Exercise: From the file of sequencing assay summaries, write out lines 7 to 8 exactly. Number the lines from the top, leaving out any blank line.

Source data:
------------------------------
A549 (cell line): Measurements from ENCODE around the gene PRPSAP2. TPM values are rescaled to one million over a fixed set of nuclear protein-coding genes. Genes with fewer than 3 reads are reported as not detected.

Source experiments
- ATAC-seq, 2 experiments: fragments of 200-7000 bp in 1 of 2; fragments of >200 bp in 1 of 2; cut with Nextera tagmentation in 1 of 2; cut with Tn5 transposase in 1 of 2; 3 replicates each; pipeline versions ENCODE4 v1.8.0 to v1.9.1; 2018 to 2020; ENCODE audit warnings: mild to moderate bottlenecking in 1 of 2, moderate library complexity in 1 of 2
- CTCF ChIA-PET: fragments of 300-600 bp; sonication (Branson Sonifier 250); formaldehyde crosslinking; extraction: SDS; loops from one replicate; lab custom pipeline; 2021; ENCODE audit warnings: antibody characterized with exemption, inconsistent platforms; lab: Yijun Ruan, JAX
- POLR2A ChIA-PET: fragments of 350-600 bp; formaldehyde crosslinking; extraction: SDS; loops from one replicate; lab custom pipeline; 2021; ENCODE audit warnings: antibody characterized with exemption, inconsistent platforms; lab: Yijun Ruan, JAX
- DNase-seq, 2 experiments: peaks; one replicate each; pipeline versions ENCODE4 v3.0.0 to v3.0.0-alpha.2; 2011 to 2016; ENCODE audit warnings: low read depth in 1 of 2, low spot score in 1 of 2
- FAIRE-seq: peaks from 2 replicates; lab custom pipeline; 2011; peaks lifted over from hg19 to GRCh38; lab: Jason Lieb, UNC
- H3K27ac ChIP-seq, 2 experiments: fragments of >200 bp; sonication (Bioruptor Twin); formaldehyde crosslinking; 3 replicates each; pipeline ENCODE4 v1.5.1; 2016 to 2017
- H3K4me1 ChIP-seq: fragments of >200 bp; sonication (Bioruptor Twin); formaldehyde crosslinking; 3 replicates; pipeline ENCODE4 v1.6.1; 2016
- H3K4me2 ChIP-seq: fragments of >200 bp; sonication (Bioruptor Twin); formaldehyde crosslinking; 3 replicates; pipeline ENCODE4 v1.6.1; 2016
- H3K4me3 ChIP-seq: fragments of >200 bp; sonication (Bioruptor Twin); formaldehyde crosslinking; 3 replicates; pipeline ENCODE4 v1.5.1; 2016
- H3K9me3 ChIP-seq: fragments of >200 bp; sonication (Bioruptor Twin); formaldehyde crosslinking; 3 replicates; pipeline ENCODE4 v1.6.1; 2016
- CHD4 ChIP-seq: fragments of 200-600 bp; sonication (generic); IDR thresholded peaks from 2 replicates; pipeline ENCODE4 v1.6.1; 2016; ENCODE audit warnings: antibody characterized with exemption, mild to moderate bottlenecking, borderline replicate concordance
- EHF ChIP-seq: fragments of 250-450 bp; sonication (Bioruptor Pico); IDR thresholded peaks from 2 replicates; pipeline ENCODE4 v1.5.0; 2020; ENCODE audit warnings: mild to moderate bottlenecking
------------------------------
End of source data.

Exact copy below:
- FAIRE-seq: peaks from 2 replicates; lab custom pipeline; 2011; peaks lifted over from hg19 to GRCh38; lab: Jason Lieb, UNC
- H3K27ac ChIP-seq, 2 experiments: fragments of >200 bp; sonication (Bioruptor Twin); formaldehyde crosslinking; 3 replicates each; pipeline ENCODE4 v1.5.1; 2016 to 2017